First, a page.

America Wants to Spy on Terrorists’ Bodily Fluids
Pentagon’s intel research arm plans computer chips to detect toxins
Building a chemical or biological terror weapon is dangerous work, because obviously. But even terrorists who take all the necessary precautions leave tell-tale signs of their work inside their bodies.
Now the U.S. military wants to be able to detect those signs. On Dec. 5, the Intelligence Advanced Research Project Activity released a request for proposal for “bio-intelligence chips” that can pick up on trace amounts of toxins and poisonous agents floating around inside captured terrorists.
The ultimate goal after five years of research is for the “labs-on-a-chip” (so named as they integrate tiny laboratory tools with microcircuits) to “rapidly assess an individual’s potential involvement in chemical or biological weapons,” as the agency puts it.
How rapid do they mean? Within about 30 minutes.
IARPA, of course, is the intelligence community’s version of DARPA—and its far-flung research can eventually end up in the hands of law enforcement and spying agencies such as the NSA, CIA and FBI.
The agency notes the bio-intelligence chips are just a research project and doesn't factor cost for building a commercialized tool—yet.
But the spies are looking at everything from analyzing proteins, DNA, RNA and studying subtle changes to the immune system. This also means hunting for molecules belonging to nerve agents that may have entered into the body.
The agency wants its chips to then analyze “multiple biomarkers found in physiological fluids, such as blood, saliva, sweat, feces, or urine, to assay human exposure to agents and activities indicative of (chemical or biological weapons) production and handling,” the request stated.
The underlying theory works like this: White blood cells and plasma help resist disease by adapting to—and remembering—invasive biological antigens long after the initial exposure. Likewise, vaccines are used to stimulate our immune system by building-long term resistance to viruses like the flu.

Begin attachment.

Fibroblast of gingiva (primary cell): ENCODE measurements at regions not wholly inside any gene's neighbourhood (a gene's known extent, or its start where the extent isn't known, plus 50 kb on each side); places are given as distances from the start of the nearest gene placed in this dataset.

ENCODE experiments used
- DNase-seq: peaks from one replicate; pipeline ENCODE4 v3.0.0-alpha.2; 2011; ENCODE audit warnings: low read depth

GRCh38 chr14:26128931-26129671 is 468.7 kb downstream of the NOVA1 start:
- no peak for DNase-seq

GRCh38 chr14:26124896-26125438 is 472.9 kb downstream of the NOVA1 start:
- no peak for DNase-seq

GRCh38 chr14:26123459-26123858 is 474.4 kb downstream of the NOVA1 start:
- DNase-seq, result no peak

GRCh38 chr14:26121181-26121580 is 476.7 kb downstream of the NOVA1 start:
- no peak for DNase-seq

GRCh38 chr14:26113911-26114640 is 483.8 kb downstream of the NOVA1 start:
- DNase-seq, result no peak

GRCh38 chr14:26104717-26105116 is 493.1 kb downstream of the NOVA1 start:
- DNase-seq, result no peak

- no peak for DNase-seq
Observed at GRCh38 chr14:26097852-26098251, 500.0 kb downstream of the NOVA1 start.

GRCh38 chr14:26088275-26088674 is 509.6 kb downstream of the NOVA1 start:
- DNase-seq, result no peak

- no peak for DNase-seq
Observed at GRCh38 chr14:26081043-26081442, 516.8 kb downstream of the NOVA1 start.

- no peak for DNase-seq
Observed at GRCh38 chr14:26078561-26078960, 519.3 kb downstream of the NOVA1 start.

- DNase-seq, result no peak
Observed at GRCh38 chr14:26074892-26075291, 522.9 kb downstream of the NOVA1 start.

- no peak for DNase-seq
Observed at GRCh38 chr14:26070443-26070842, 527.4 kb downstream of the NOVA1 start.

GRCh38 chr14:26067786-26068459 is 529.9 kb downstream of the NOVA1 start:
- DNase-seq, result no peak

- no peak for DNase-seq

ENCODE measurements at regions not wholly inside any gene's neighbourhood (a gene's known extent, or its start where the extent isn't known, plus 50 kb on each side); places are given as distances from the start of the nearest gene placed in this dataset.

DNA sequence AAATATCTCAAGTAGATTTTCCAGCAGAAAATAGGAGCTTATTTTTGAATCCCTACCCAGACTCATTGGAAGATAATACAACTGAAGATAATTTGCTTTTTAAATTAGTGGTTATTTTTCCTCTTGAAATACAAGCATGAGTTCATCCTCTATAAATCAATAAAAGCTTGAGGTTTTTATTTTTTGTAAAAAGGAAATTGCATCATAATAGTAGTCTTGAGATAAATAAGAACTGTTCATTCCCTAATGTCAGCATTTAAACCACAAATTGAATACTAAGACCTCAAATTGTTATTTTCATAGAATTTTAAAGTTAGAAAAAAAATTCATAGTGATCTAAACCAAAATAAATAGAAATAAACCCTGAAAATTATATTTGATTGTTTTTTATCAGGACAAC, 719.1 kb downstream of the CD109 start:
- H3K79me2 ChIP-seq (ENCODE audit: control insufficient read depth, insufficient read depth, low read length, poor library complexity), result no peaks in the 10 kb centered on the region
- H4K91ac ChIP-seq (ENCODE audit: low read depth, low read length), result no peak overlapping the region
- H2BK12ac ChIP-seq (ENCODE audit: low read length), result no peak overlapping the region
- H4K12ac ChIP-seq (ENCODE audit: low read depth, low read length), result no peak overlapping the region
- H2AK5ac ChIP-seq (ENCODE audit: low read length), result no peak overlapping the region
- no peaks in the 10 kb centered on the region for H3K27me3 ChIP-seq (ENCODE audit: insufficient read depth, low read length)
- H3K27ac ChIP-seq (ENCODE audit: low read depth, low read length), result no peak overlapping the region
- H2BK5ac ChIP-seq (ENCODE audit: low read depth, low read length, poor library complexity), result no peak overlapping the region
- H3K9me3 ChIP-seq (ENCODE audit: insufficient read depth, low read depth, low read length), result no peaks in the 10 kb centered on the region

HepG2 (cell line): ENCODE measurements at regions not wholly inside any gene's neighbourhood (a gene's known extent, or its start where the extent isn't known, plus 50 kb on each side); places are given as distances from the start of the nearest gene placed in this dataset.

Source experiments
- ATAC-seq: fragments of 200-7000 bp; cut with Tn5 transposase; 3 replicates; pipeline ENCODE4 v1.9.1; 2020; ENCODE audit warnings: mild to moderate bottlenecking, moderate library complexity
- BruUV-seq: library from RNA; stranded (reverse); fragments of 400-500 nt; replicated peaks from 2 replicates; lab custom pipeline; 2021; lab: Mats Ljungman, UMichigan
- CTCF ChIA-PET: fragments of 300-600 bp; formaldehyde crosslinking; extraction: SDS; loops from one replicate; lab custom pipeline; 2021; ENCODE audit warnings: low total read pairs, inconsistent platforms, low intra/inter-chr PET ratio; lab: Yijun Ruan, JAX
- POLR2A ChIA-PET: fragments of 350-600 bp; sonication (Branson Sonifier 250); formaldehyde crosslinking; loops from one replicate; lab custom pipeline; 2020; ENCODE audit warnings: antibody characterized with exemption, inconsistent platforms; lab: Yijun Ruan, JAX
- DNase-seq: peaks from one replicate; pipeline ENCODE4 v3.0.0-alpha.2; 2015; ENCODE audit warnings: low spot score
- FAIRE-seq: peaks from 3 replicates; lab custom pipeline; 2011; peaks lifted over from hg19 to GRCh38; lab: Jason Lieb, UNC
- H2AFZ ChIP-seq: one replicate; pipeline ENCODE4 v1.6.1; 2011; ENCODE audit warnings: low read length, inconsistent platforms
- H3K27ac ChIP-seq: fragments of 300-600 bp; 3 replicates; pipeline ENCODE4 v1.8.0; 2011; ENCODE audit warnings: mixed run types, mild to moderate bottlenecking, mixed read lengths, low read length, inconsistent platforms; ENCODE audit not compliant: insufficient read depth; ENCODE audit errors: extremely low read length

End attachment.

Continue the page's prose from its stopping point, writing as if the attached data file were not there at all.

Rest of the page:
“We hypothesize that a terrorist working with ‘Threat A’ (a virus) will develop distinct biological signatures from his exposure to Threat A and the environment unique to producing it,” an appendix to the request put it. IARPA even sketched out a scenario.
First, a terrorist group creates a vaccination against a bioweapon using embryonated chicken eggs. A biologist working with the terrorist group then vaccinates himself before putting on rubber gloves. After that, he grows the virus inside a petri-dish for several days, extracts the virus from the growth and cleans any contaminated lab equipment inside a highly-pressurized steam bath.
The final step: he moves to a cage holding a family of furry, entrapped ferrets. He infects one ferret with the virus, which sickens the animal. The infected ferret sneezes, sickening the others. Then he waits to see how fast they die.
The result: one working bioweapon.
But every step leads to distinct “biosignatures” left over inside the biologist’s cells. There’s the antibodies produced inside the terrorist’s body by the vaccine, for one. He could have breathed fumes from the steam bath—a form of biohazard waste. He might have breathed in dander from the infected ferrets. His body may have even produced antibodies after contact with contaminated rubber gloves.
Not enough to get sick—these are only trace amounts—but just enough to make him detectable, in theory.